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What we don't know about global warming

Upcoming global average temperature measurements are unlikely to yield surprises. The real question is how we adapt, says one scientist.

It's estimated that 2022 would finish as the fifth or sixth hottest year since the mid-19th century. (Pexels/Markus Spiske)
It's estimated that 2022 would finish as the fifth or sixth hottest year since the mid-19th century. (Pexels/Markus Spiske)

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It’s that time of year again, when climate scientists report that the 12 months that just passed are among the hottest in recorded history. If anything is surprising, it’s that annual rankings draw so much attention at all. 

Also read: How climate change can impact Indian Ocean dipole

Sight unseen, the results are somewhat predictable — and not just because the World Meteorological Organization previewed theirs in November. It estimated that 2022 would finish as the fifth or sixth hottest year since the mid-19th century. Several research groups are expected to release numbers soon, and they’re likely to tell a similar story. 

Climate is an average of weather over a long period of time, say, 30 years. And the last 15 decades or so show the world heating up. The temperature difference between 1922 and 2022 is mostly explainable by fossil-fuel burning. But what about between 2021 and 2022? Not as much as you’d think. That’s because consecutive years generally reveal more about natural, year-to-year weather variations than they do about human-driven warming.  

In years that have a La Niña cooling pattern in the equatorial Pacific, such as 2022, the global average may be slightly lower than it would be otherwise. When there’s an El Niño, the ocean instead churns out extra heat, sometimes leading to a new annual record, said Andrew Dessler, a professor of atmospheric sciences at Texas A&M University. Those ebbs and flows don’t change the fact that the world is steadily warming.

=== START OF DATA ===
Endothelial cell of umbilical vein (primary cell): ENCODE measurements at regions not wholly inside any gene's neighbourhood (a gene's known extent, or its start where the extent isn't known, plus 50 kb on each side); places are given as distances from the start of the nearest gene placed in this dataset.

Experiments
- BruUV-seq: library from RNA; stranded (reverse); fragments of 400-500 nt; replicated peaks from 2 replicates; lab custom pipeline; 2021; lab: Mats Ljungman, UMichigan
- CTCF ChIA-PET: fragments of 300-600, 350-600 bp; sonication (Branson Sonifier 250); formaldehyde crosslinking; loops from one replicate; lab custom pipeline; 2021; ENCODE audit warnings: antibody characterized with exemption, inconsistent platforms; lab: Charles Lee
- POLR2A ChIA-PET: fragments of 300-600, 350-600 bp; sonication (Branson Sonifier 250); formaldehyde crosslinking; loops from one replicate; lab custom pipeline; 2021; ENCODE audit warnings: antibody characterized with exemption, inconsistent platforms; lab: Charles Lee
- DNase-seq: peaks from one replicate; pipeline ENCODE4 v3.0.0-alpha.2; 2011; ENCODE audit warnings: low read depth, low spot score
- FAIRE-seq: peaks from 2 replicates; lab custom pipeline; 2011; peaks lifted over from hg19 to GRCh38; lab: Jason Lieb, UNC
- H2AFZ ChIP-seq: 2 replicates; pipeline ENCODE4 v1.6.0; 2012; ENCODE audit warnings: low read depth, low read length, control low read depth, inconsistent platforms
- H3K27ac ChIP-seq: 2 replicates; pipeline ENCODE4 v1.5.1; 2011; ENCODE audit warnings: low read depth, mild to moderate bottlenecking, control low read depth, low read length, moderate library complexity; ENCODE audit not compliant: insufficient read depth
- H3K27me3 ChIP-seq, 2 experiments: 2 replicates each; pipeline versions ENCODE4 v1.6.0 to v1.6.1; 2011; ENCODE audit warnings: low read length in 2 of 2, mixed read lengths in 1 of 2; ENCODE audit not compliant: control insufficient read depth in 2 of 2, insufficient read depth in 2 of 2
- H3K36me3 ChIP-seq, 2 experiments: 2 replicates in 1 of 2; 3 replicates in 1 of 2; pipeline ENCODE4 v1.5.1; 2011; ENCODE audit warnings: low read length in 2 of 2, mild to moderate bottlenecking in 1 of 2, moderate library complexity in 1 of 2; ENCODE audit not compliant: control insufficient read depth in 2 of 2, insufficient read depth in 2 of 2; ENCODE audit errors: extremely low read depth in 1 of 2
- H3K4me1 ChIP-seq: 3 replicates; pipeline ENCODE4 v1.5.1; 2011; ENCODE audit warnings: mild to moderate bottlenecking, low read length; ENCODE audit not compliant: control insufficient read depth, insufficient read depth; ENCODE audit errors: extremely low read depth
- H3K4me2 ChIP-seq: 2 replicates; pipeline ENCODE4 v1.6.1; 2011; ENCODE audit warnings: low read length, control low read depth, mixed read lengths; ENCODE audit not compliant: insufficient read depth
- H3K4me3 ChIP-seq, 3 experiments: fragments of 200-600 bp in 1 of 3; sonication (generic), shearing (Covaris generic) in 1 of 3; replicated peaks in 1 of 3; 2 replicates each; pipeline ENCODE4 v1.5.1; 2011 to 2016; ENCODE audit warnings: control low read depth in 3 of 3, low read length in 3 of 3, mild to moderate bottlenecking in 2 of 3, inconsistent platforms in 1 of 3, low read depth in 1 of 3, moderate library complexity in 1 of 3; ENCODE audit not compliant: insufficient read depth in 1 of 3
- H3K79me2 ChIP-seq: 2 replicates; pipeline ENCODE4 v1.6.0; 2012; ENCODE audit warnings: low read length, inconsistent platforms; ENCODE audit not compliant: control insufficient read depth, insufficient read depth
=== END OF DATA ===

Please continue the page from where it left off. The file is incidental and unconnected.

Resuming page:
“We actually understand the physics of the climate system pretty well at this point,” Dessler said. “There hasn’t been a surprise in the global average physics since the 1960s or 70s.”

Dessler, an expert in climate physics and atmospheric chemistry, has been gradually shifting the focus of his work to reflect current problems in climate change — which for him increasingly have less to do directly with fundamental science and more to do with what he calls a “physics-human interface.”

“I basically decided that the stuff I was working on wasn't interesting anymore,” he said. “And so I've actually been shifting my research towards these other questions.”

Here are five questions that Dessler identified as increasingly critical as the world warms:  

How resilient are societies?

Countries built infrastructure to operate within the historical temperature range. Recent events suggest that the weather doesn’t have to go haywire for long before systems show strain. 

“The thing that blows me away continuously is how completely unprepared we are for very slight deviations outside of the temperature range we expect,” he said. 

More extreme or erratic weather is already revealing vulnerabilities in infrastructure all over the world, and in rich countries as well as poor. Colder than normal temperatures in the US state of Texas in February 2021 knocked out power and disabled natural gas infrastructure, leading to at least 246 deaths and $195 billion in damage.